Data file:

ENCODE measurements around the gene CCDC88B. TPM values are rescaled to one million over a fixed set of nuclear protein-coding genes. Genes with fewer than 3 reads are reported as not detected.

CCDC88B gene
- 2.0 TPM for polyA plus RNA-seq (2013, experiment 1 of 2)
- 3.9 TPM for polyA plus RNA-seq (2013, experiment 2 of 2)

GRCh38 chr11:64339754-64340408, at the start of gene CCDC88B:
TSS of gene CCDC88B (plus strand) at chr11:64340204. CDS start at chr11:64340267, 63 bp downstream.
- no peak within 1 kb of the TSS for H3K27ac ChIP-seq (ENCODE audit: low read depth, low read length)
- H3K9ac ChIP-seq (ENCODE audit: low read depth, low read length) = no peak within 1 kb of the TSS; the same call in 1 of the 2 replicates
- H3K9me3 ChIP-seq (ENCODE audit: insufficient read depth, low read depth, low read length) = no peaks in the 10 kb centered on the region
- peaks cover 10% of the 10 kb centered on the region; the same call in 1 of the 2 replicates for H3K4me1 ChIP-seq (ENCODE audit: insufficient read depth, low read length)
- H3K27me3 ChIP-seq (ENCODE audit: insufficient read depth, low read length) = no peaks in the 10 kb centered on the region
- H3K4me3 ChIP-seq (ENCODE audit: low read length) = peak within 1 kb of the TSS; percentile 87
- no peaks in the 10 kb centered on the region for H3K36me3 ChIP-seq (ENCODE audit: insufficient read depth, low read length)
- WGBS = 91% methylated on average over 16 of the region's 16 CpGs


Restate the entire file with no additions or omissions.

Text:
ENCODE measurements around the gene CCDC88B. TPM values are rescaled to one million over a fixed set of nuclear protein-coding genes. Genes with fewer than 3 reads are reported as not detected.

CCDC88B gene
- 2.0 TPM for polyA plus RNA-seq (2013, experiment 1 of 2)
- 3.9 TPM for polyA plus RNA-seq (2013, experiment 2 of 2)

GRCh38 chr11:64339754-64340408, at the start of gene CCDC88B:
TSS of gene CCDC88B (plus strand) at chr11:64340204. CDS start at chr11:64340267, 63 bp downstream.
- no peak within 1 kb of the TSS for H3K27ac ChIP-seq (ENCODE audit: low read depth, low read length)
- H3K9ac ChIP-seq (ENCODE audit: low read depth, low read length) = no peak within 1 kb of the TSS; the same call in 1 of the 2 replicates
- H3K9me3 ChIP-seq (ENCODE audit: insufficient read depth, low read depth, low read length) = no peaks in the 10 kb centered on the region
- peaks cover 10% of the 10 kb centered on the region; the same call in 1 of the 2 replicates for H3K4me1 ChIP-seq (ENCODE audit: insufficient read depth, low read length)
- H3K27me3 ChIP-seq (ENCODE audit: insufficient read depth, low read length) = no peaks in the 10 kb centered on the region
- H3K4me3 ChIP-seq (ENCODE audit: low read length) = peak within 1 kb of the TSS; percentile 87
- no peaks in the 10 kb centered on the region for H3K36me3 ChIP-seq (ENCODE audit: insufficient read depth, low read length)
- WGBS = 91% methylated on average over 16 of the region's 16 CpGs